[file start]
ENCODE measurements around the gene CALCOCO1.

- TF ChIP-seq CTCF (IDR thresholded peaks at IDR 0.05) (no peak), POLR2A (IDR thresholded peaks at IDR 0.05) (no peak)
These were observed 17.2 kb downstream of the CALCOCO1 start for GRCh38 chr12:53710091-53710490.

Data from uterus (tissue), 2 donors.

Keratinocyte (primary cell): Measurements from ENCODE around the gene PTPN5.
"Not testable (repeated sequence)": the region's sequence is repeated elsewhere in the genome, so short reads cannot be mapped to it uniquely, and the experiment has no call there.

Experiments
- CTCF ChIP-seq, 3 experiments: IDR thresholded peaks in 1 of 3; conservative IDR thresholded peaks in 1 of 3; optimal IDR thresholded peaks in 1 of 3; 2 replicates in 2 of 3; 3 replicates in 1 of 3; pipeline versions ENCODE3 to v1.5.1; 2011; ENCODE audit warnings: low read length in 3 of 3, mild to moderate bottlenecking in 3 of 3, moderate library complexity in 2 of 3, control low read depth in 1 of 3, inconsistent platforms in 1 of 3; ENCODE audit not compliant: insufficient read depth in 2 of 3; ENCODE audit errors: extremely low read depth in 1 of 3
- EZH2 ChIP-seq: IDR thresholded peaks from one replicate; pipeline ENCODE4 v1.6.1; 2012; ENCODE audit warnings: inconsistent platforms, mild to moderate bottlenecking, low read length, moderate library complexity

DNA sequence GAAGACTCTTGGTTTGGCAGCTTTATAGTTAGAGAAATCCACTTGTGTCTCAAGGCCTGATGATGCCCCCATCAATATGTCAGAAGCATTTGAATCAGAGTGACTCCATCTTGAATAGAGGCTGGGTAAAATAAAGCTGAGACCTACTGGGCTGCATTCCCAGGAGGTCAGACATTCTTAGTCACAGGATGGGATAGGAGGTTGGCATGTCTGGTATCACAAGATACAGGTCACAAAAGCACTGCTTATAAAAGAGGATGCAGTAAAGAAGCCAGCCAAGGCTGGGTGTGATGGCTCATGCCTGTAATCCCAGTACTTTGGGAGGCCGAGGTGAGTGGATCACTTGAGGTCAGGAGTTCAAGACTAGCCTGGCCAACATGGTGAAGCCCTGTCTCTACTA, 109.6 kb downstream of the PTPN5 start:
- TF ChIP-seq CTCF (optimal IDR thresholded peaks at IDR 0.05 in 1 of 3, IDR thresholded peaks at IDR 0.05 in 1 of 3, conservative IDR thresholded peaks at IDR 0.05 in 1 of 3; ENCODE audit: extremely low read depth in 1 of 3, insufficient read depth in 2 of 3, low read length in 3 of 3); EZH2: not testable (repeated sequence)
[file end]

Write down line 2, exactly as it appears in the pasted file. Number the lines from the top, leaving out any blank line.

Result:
- TF ChIP-seq CTCF (IDR thresholded peaks at IDR 0.05) (no peak), POLR2A (IDR thresholded peaks at IDR 0.05) (no peak)